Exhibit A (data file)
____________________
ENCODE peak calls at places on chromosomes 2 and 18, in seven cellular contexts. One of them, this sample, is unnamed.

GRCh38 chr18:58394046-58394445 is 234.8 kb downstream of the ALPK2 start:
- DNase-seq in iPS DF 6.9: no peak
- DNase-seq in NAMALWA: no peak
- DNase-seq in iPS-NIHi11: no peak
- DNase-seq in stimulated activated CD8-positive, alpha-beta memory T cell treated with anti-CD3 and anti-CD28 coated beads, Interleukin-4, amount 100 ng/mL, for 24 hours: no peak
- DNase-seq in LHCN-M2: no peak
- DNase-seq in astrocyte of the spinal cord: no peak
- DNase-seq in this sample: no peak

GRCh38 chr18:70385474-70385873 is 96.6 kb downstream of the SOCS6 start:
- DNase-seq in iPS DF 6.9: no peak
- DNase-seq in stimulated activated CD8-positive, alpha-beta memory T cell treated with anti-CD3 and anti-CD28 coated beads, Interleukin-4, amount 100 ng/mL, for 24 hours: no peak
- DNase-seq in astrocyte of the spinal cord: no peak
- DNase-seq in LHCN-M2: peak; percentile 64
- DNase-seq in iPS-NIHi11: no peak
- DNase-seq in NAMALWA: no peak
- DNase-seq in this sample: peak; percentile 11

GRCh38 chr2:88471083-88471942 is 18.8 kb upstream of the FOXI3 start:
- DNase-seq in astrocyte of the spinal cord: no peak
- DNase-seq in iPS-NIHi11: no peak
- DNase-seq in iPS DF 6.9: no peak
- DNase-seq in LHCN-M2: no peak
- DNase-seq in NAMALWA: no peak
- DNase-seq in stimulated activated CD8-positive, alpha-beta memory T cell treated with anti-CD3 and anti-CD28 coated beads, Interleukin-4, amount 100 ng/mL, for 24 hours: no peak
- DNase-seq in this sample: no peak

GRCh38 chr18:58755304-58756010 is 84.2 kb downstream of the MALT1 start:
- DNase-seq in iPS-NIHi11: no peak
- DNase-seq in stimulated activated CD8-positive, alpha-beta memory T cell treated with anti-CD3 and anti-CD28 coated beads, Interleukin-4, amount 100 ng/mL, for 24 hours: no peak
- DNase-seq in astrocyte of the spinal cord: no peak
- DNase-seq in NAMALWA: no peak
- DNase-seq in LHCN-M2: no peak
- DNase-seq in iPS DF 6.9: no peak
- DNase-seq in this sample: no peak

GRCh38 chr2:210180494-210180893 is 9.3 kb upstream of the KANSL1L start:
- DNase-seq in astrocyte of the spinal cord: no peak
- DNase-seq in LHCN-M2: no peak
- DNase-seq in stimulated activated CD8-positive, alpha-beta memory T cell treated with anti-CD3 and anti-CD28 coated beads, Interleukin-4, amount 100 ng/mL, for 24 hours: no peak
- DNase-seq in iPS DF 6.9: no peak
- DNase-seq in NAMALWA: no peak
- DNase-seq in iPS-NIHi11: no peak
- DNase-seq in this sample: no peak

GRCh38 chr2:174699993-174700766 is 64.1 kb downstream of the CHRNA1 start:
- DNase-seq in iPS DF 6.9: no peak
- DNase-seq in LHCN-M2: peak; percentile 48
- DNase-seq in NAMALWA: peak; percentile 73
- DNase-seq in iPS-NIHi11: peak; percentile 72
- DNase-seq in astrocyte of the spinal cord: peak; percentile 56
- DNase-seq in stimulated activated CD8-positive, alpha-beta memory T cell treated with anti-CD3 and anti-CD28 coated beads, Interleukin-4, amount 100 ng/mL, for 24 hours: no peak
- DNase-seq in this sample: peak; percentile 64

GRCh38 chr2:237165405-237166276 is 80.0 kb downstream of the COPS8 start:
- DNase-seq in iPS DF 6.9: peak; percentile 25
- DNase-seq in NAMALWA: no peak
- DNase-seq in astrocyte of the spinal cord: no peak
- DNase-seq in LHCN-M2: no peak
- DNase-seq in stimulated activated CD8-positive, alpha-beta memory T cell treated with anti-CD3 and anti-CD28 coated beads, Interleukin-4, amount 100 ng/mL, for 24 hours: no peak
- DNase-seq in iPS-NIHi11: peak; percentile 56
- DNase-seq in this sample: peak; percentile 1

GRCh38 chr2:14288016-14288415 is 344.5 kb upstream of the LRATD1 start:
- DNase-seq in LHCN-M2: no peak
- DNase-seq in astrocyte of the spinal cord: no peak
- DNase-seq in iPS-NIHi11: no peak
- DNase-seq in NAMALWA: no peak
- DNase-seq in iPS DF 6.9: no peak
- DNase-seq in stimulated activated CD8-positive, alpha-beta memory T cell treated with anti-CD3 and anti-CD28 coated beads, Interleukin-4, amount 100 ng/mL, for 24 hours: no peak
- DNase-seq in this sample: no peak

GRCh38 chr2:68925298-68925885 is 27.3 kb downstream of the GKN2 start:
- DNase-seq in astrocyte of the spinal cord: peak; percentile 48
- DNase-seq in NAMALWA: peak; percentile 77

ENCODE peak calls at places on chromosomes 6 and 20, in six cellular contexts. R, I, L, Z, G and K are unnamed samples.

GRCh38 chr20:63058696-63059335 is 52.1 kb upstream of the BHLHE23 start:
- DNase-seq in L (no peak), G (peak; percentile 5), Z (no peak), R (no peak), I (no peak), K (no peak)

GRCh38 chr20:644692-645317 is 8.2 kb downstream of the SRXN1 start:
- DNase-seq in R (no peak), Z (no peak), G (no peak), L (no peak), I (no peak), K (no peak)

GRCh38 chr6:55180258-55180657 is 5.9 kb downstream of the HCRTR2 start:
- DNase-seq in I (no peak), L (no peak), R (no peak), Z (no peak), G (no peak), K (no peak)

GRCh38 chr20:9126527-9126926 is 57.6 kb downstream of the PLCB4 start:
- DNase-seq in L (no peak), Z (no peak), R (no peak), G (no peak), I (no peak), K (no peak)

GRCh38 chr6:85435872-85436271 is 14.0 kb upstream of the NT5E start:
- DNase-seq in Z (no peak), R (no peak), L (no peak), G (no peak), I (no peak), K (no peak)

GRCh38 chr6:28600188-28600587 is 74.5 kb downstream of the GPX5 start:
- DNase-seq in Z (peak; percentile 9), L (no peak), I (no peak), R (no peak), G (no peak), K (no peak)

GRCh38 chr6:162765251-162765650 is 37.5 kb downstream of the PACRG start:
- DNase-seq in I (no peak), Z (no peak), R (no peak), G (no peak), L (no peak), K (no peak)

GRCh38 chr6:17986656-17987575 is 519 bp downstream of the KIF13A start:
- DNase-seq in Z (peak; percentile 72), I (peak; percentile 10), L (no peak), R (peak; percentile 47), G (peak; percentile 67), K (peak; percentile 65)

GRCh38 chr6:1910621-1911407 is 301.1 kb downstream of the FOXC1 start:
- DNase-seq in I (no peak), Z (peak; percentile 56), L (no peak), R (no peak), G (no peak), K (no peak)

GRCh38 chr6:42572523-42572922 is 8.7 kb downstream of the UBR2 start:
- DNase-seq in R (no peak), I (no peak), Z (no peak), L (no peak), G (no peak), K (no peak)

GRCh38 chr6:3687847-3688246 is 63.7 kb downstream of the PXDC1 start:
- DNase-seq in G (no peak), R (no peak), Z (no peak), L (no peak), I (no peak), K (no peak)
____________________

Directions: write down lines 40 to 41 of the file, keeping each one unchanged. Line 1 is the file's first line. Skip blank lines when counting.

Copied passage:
- DNase-seq in iPS-NIHi11: no peak
- DNase-seq in this sample: no peak